|Publication number||US7454241 B2|
|Application number||US 10/569,191|
|Publication date||Nov 18, 2008|
|Filing date||Aug 9, 2004|
|Priority date||Aug 27, 2003|
|Also published as||DE602004025478D1, EP1660901A1, EP1660901B1, US20060293585, WO2005022185A1|
|Publication number||10569191, 569191, PCT/2004/51424, PCT/IB/2004/051424, PCT/IB/2004/51424, PCT/IB/4/051424, PCT/IB/4/51424, PCT/IB2004/051424, PCT/IB2004/51424, PCT/IB2004051424, PCT/IB200451424, PCT/IB4/051424, PCT/IB4/51424, PCT/IB4051424, PCT/IB451424, US 7454241 B2, US 7454241B2, US-B2-7454241, US7454241 B2, US7454241B2|
|Inventors||Gabriele Marianne Beck|
|Original Assignee||Koninklijke Philips Electronics N.V.|
|Export Citation||BiBTeX, EndNote, RefMan|
|Patent Citations (9), Referenced by (3), Classifications (5), Legal Events (4)|
|External Links: USPTO, USPTO Assignment, Espacenet|
The invention relates to a method for cardiac magnetic resonance imaging, the method comprising the following steps:
A) monitoring the ECG of a patient and detecting the occurrence of R-waves in the ECG;
B) acquiring a plurality of phase encoded MR signals per cardiac cycle by subjecting the patient to a sequence of RF pulses and magnetic field gradient pulses;
C) reconstructing an MR image from at least a part of the MR signals acquired in step B).
Furthermore, the invention relates to a device for magnetic resonance imaging for carrying out this method and a computer program for a magnetic resonance imaging device.
In magnetic resonance imaging (MRI) pulse sequences consisting of RF and magnetic field gradient pulses are applied to an object (a patient) to generate magnetic resonance signals which are scanned in order to obtain information therefrom and to reconstruct images of the object. Since its initial development the number of clinical relevant fields of application of MRI has grown enormously. MRI can be applied to almost every part of the body, and it can be used to obtain information about a number of important functions of the human body. The pulse sequence which is applied during a MRI scan determines completely the characteristics the reconstructed images, such as location and orientation in the object, dimensions, resolution, signal-to-noise ratio, contrast, sensitivity for movements, etcetera. An operator of a MRI device has to choose the appropriate sequence and has to adjust and optimize its parameters for the respective application.
In the past, cardiac magnetic resonance imaging methods have been of limited clinical value for several reasons. This is because the heart as a moving object is particularly difficult to image, especially if an imaging plane is set in space with the heart moving in and out of the imaging plane. Cardiac MR imaging is especially difficult since the breathing of the examined patient causes a periodic motion of the heart and other surrounding internal structures of the body of the examined patient. The imaging situation is further complicated by the beating motion of the heart which is added to the breathing motion. Both motions, heart motion and breathing motion, are present during the relatively long period of acquisition of MR signals and cause undesirable artifacts in the resulting images. Image quality may be degraded because of motion blurring for example.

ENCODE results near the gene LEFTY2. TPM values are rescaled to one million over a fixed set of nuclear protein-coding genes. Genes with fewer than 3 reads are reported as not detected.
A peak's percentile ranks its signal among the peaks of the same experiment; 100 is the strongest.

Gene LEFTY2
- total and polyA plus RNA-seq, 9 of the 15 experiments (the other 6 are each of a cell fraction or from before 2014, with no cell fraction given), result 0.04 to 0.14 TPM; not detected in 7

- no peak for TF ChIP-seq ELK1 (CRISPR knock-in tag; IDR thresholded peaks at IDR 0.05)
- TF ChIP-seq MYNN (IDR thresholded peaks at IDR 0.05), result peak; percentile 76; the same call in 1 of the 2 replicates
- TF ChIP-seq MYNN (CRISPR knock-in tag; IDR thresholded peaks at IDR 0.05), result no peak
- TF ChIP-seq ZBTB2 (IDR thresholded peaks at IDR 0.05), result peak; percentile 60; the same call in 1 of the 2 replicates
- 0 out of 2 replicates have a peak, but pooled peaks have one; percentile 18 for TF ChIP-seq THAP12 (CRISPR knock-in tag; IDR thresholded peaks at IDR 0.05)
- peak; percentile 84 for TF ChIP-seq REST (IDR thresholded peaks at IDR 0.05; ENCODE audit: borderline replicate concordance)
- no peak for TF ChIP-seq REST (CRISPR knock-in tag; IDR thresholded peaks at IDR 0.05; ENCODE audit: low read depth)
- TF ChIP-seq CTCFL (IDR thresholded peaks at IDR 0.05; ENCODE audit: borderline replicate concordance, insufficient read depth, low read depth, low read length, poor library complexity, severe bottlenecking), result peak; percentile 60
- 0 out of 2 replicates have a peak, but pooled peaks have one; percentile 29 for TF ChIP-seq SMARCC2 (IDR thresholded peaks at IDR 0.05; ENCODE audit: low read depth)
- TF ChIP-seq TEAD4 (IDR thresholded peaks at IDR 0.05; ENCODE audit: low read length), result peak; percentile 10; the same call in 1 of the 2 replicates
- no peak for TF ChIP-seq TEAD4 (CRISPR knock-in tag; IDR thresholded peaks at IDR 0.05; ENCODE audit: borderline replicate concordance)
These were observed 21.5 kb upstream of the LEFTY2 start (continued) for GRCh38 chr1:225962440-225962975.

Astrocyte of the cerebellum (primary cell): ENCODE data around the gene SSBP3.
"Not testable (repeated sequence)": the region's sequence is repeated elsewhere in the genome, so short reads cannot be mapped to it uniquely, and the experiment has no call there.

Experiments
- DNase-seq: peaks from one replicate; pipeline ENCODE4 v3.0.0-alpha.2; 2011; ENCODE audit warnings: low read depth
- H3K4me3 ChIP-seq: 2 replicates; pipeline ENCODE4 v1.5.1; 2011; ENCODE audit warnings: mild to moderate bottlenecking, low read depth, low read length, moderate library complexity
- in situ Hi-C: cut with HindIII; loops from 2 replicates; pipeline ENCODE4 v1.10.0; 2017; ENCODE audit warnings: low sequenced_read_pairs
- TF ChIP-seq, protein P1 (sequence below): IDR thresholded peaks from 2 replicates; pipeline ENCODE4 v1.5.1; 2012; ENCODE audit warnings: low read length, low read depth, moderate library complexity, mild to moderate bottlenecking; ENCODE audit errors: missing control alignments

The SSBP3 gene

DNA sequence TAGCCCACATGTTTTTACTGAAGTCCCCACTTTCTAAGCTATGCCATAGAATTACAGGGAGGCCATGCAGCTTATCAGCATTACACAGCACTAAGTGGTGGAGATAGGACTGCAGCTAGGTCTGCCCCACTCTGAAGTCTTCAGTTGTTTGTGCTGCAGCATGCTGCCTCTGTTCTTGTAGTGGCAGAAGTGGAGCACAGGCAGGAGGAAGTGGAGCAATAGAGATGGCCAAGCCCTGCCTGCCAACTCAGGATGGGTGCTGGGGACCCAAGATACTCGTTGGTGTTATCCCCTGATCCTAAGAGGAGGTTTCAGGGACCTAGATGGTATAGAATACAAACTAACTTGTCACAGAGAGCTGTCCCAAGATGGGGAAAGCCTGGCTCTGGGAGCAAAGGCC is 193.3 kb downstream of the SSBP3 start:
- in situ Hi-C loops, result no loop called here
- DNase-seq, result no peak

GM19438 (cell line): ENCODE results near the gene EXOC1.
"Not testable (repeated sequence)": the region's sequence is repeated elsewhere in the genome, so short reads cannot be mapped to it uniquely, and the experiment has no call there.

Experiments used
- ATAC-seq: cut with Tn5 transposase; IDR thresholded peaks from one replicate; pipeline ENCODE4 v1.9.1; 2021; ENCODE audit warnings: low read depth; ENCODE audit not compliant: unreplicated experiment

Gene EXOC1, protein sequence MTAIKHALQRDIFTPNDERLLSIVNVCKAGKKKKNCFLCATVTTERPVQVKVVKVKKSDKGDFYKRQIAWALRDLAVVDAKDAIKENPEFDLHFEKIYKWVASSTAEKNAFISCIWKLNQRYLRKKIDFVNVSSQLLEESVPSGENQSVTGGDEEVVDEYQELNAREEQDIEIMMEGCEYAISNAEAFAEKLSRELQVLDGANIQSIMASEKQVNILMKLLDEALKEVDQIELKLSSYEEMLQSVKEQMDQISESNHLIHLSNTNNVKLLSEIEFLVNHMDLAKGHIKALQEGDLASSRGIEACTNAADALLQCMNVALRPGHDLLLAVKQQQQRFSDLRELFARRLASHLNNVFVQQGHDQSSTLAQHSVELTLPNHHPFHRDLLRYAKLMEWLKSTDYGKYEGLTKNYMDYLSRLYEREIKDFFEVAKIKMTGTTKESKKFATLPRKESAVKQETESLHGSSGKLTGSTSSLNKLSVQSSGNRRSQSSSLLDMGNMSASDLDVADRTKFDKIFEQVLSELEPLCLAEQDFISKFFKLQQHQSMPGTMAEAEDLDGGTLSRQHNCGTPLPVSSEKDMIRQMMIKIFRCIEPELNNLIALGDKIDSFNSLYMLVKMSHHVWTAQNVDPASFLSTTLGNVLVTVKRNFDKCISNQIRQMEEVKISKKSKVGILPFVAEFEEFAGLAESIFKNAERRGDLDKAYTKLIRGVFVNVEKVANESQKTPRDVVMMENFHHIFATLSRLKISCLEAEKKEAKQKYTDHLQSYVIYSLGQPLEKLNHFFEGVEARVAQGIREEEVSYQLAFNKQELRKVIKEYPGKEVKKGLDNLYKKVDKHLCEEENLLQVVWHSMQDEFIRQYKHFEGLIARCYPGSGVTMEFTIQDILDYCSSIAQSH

It is known that the beating motion of the heart is fastest during systole and relatively motionless during diastole, in which the heart is fully expanded. Thus, MR images reconstruced from MR signals acquired during a diastole provide the clearest images of the heart. The breathing motion in turn can be eliminated by simply asking the examined patient to hold his or her breath during the acquisition of MR signals or by acquiring the MR signals during quiet breathing periods.
According to known methods for cardiac MR imaging, such as described for example in the U.S. Pat. No. 2002/0077538 A1, the ECG of the examined patient is monitored in order to synchronize the acquisition of MR signals with the heart cycle. The ECG signal is a repetitive pattern reflecting the electrical activity of the patients heart. Each cardiac cycle begins with a so-called R-wave (highest amplitude peak) in the ECG signal during the systole period and ends with the diastole period almost without any electrical activity. In the mentioned publication it is suggested to monitor the heart rate of the patient prior to the actual image acquisition and to determine a time interval between successive R-waves. This time period obtained from the heart rate monitoring is used to prospectively estimate future intervals between successive R-waves. The acquisition of MR signals can be activated correspondingly such that image data may be obtained during the relatively motionless diastole period.